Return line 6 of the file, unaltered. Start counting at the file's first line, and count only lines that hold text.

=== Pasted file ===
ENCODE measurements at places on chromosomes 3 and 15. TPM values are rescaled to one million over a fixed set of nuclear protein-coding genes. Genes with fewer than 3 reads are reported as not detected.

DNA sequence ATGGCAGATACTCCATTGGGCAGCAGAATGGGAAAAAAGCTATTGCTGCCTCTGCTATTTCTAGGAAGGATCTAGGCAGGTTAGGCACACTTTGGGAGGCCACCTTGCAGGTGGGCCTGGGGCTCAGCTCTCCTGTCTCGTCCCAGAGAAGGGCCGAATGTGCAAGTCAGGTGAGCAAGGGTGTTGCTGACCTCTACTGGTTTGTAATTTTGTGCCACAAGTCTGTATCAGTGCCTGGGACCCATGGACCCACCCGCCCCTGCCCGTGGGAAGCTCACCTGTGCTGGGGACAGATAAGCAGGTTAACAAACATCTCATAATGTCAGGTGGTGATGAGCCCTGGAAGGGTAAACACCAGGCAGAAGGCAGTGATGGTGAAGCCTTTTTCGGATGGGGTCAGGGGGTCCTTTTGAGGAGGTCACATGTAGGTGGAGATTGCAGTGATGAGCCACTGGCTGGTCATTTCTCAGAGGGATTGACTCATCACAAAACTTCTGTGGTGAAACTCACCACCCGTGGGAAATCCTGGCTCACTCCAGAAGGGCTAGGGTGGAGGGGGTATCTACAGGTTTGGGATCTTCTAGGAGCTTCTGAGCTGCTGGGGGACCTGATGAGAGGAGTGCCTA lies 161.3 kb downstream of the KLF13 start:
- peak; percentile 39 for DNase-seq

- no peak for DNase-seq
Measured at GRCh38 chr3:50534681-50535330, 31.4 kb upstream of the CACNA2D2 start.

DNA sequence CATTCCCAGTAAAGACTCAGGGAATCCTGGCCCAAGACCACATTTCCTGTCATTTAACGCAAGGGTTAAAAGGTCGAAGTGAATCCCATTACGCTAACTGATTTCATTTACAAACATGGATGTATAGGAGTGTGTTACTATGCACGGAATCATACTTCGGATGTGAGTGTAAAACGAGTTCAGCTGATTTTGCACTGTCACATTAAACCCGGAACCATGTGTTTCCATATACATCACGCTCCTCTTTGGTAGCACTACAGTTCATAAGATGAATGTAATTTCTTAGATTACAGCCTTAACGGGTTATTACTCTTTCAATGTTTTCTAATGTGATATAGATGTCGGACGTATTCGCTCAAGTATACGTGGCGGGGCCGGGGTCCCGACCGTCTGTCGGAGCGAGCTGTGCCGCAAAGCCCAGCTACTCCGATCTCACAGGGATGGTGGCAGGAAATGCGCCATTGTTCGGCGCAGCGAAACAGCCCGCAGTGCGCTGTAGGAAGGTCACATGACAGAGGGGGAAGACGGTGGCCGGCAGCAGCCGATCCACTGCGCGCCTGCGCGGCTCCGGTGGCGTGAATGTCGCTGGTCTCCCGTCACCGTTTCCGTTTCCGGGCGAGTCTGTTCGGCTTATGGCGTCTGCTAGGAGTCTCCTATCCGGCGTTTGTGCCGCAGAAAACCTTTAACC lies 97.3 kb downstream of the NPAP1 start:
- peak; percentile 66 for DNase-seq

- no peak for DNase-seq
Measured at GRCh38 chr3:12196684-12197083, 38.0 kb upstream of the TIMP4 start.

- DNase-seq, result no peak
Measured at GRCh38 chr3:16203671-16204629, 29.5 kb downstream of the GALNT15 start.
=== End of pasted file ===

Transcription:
DNA sequence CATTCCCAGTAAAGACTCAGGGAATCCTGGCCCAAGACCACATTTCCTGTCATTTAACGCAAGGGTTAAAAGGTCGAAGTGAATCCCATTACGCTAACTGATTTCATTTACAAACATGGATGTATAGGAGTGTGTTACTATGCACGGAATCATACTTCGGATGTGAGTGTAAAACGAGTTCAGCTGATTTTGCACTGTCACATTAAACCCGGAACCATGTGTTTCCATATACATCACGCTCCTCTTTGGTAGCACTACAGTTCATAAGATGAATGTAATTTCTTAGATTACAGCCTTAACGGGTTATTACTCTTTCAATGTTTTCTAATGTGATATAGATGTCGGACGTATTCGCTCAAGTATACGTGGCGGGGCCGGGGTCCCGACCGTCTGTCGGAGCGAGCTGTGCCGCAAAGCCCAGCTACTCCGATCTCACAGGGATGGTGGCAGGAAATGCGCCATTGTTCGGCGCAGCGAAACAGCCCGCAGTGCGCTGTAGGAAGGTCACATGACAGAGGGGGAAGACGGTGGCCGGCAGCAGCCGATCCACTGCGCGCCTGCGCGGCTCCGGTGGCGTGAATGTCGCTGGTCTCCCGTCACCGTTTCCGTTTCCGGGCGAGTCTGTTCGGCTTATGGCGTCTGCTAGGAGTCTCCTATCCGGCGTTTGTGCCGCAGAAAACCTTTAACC lies 97.3 kb downstream of the NPAP1 start: